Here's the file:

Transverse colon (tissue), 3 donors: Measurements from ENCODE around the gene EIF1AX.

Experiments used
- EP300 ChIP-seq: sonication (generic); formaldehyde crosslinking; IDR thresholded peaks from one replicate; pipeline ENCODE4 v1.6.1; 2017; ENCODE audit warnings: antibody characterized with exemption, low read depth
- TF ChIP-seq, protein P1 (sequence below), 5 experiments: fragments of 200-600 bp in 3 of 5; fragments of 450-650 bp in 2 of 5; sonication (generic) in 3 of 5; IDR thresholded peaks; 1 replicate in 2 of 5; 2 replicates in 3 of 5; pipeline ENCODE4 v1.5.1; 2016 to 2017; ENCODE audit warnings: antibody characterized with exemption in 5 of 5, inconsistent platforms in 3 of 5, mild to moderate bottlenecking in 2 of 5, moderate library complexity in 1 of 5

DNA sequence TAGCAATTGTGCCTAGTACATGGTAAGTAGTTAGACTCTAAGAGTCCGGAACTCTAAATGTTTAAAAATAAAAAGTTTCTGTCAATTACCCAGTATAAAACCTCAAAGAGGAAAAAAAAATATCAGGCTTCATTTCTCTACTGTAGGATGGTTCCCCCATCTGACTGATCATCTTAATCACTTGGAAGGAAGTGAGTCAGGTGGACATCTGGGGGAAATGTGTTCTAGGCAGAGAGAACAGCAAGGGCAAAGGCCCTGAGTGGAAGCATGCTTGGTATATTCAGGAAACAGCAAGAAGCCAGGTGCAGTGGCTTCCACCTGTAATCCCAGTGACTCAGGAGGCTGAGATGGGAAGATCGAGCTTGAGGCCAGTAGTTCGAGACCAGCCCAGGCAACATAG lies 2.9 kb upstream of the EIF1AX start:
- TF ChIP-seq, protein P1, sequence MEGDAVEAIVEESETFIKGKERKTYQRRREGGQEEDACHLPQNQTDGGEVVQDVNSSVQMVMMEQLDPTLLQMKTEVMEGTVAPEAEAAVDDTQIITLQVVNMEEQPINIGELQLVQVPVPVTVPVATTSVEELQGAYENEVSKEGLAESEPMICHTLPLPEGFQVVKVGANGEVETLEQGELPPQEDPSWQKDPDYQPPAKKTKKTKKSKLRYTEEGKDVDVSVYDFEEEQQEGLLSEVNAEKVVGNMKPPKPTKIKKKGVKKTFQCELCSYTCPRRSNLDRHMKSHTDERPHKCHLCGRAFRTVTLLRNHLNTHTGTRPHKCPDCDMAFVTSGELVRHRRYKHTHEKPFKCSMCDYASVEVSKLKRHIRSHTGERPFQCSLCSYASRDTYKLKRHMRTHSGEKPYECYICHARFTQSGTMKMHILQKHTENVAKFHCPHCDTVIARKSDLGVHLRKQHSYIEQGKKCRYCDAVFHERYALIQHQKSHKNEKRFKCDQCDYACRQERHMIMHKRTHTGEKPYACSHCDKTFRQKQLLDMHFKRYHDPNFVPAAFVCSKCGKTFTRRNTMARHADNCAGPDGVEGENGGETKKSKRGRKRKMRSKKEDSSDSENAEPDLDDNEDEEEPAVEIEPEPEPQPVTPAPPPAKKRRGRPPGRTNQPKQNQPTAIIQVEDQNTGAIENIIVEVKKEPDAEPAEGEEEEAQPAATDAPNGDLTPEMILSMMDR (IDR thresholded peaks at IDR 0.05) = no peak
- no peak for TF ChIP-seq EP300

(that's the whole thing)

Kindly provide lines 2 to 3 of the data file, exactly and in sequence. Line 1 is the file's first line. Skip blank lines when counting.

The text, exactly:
Experiments used
- EP300 ChIP-seq: sonication (generic); formaldehyde crosslinking; IDR thresholded peaks from one replicate; pipeline ENCODE4 v1.6.1; 2017; ENCODE audit warnings: antibody characterized with exemption, low read depth